The Law Library provides free access to two different online databases which contain Washington case law: Lexis and WestlawNext. You can search either of these databases using a custom index built into the database or by entering keywords and phrases similar to a Google search. Search results can be narrowed by date and other parameters. You must visit one of our branches to use these databases; they are not available through our web site. If you need help using either of these, please ask at the reference desk.
Free Washington Case Law on the Internet
There are a few free web sites available where you may search for Washington case law. They are:
- Washington State Judicial Opinions
- Recent Opinions from the Washington State Supreme Court
- Washington Cases on Google Scholar
Is Your Case Still “Good Law”?
Once you have found and reviewed the cases you believe are related to your issue, you need to check to make sure they are still “good law”, that is have not been overturned or overruled by another decision. The most efficient way to do this is using either the Lexis or Westlaw databases in the Law Library. Both have a mechanism for determining this: on Lexis it is called Shepards and on WestlawNext it is called KeyCite.
News, Updates, & Other Resources & Forms:
Important Rule Change: Courts May Consider Unpublished Appellate Decisions
Beginning September 1 of 2016, Washington courts may choose to consider unpublished opinions of the Court of Appeals. While such opinions would still be nonbinding, amendments to GR 14.1 would allow them to be “accorded such persuasive value as the court deems appropriate” – provided the citing party identifies the decision as unpublished and appends a copy to the pleading. The proposed amendment and rationale can be read here – along with comments received regarding the changes. The adopted rule may be found here.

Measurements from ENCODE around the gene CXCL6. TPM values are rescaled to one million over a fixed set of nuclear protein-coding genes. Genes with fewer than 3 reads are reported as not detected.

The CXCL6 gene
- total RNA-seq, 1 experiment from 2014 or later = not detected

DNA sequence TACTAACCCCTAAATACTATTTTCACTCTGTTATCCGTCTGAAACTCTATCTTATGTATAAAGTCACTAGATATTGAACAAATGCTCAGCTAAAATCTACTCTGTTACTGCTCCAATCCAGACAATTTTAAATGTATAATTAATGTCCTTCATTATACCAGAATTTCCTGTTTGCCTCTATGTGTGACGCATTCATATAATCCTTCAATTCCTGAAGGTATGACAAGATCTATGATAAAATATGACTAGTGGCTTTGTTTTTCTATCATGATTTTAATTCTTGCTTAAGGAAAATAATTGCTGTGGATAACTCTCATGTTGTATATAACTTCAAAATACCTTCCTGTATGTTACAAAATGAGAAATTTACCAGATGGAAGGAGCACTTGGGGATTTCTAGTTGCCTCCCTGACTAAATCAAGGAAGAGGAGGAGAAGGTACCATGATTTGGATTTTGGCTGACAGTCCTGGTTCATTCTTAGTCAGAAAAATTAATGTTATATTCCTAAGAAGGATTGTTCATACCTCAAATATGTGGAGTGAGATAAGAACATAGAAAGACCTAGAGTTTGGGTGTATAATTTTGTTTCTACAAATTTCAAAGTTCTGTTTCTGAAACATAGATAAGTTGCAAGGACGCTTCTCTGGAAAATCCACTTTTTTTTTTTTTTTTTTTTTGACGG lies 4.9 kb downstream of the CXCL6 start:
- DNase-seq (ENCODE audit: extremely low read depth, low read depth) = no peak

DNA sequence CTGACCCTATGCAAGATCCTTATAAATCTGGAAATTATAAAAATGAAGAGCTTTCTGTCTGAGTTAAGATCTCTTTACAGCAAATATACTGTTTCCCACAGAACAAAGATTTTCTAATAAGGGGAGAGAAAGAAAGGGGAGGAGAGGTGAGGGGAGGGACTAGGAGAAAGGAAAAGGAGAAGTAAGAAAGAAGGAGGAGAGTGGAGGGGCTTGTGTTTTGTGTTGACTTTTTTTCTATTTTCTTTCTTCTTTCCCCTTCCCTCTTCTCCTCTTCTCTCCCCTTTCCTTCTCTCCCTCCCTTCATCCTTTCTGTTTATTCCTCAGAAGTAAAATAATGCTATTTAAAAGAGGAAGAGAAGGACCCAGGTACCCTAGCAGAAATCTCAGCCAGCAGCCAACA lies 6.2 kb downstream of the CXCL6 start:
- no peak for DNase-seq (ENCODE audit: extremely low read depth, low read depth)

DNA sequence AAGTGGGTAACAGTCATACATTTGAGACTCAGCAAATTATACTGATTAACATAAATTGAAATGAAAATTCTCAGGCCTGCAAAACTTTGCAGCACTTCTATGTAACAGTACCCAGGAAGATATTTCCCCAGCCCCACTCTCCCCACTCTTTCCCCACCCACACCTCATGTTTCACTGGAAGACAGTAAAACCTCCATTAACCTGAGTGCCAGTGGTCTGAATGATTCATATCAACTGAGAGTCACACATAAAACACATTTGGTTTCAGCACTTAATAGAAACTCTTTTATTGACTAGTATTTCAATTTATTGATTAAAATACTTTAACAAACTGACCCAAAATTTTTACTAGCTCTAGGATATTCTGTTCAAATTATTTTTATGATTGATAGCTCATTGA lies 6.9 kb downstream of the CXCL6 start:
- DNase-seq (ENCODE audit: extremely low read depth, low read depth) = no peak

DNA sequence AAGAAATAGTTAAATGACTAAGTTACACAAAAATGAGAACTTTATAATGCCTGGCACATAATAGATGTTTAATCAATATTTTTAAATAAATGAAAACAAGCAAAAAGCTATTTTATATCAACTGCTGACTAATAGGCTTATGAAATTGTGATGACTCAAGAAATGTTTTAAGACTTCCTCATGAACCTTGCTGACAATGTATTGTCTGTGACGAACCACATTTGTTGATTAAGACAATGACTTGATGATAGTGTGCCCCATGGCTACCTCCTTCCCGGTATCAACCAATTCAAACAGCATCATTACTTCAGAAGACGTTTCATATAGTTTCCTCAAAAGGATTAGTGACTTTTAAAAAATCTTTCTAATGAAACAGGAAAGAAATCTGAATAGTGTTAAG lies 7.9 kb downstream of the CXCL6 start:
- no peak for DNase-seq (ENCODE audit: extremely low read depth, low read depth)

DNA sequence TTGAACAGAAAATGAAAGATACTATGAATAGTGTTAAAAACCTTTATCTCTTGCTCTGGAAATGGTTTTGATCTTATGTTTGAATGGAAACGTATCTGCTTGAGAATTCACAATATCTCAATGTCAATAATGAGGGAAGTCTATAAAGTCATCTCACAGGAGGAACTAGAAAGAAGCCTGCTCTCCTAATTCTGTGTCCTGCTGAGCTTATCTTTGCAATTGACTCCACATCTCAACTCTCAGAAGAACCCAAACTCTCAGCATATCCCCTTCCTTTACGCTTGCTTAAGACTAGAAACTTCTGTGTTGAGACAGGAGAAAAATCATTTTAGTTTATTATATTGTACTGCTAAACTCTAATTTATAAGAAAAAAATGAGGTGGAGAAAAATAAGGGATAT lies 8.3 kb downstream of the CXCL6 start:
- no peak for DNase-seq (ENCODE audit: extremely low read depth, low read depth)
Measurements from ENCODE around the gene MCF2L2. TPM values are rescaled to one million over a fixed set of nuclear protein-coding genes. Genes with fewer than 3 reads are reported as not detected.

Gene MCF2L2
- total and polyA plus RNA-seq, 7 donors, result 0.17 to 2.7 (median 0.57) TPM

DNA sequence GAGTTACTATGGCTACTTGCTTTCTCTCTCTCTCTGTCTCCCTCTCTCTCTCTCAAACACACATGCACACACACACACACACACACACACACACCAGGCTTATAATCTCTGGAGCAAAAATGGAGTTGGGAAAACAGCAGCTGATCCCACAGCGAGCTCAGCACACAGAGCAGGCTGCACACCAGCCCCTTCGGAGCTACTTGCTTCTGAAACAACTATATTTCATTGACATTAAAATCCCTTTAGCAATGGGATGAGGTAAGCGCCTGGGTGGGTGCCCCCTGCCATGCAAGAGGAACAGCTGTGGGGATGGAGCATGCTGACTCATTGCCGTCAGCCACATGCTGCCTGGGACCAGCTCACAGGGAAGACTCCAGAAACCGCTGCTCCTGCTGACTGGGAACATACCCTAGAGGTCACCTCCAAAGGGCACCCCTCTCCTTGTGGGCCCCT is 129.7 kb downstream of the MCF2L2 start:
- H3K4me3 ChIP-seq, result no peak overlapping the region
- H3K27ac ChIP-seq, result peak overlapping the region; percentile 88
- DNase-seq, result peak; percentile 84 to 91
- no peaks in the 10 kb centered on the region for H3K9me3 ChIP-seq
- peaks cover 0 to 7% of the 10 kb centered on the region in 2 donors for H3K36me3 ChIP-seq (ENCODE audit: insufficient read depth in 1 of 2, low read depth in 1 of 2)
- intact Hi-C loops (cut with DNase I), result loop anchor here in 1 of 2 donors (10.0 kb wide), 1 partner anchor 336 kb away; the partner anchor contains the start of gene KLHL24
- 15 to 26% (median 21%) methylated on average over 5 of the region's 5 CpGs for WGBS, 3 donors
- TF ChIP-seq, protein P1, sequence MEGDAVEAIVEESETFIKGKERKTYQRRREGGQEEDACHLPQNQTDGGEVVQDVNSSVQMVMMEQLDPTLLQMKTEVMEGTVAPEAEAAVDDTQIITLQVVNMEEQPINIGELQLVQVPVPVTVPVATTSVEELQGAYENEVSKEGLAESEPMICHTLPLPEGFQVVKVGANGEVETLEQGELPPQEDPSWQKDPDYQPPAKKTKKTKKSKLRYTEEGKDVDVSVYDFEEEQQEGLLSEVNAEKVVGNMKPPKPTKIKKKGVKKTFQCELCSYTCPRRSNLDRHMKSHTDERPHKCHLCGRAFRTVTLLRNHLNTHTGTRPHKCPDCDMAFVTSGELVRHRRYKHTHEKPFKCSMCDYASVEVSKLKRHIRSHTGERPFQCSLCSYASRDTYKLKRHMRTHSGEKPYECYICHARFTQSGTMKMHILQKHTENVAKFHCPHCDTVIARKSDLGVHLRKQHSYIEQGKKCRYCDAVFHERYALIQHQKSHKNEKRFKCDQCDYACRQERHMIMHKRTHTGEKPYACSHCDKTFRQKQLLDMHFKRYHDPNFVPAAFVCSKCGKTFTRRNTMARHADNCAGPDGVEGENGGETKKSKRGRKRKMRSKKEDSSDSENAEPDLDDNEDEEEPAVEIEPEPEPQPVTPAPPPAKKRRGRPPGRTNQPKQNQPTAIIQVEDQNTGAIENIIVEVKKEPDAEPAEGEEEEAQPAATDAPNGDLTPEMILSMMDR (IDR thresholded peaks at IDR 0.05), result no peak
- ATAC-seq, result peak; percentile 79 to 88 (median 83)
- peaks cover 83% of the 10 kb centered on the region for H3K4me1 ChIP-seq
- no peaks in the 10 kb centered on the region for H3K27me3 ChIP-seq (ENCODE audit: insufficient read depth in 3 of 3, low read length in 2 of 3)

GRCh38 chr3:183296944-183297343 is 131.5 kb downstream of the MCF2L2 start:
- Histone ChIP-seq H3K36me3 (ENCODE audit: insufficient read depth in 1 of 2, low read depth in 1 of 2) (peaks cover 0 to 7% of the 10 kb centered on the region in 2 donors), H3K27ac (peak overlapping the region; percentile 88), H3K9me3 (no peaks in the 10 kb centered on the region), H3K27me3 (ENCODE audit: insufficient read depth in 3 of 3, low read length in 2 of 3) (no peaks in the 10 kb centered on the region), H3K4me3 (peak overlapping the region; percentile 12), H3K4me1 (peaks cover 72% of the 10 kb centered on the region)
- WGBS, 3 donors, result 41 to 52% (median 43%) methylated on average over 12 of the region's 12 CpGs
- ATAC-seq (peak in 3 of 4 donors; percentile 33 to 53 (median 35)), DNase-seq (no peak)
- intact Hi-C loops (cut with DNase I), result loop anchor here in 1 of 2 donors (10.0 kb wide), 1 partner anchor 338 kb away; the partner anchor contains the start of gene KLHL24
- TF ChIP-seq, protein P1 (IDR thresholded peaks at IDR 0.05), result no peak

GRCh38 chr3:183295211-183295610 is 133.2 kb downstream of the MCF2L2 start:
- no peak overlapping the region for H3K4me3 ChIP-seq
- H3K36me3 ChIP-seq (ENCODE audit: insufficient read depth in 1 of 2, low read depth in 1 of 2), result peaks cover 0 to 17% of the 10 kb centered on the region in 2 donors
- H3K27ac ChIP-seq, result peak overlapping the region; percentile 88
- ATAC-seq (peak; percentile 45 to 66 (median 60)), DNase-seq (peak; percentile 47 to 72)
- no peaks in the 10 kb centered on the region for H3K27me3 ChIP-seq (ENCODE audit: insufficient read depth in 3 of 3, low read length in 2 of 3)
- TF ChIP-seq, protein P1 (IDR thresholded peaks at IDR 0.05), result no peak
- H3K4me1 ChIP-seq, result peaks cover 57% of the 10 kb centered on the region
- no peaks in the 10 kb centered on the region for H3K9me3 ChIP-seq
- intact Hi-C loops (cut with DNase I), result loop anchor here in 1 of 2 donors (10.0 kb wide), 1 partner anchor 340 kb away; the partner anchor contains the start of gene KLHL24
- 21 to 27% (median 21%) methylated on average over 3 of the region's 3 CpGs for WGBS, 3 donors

Washington County Codes
Washington County Codes: This website, created by the Municipal Research and Services Center (MRSC), provides links to the codes of many Washington States counties. The codes can be searched individually by county.
Washington Municipal Codes: MRSC has also compiled this list of links to city codes.
Washington State Digital Archives Has Select Superior Court Case Records
Included in the suite of online collections at the Washington State Digital Archives are select Superior Court case records from Chelan, Skagit and Snohomish counties. To search these case records, visit the current collections portion of the Washington State Digital Archives web site, select Search from the main menu and then select the Superior Court Records collection in the Record Series drop-down box. You can search all counties simultaneously or narrow your search to a specific Superior Court. Getting copies of the records you find is not free. You are allowed to view the top portion of the first page of any record for which there is an image but if you want to see the entire document you will need to pay the associated fee. Make sure you also check the scope or coverage note for the court you are searching so you understand what is and is not available in that county’s collection.
Court Rules, Court Forms, & Dockets
LLRX This site includes links to over 1,400 state and federal court rules, forms, and dockets.
E-Pro Se is a user-friendly Web application that helps self represented (“pro se”) people prepare court documents and forms electronically. The program gathers information through simple questions and creates documents that may be filed with the court. Users have the ability to review, edit and save the completed documents before filing. At this time, E-Pro Se can be used to create civil complaints.
Links Updated: February 2, 2017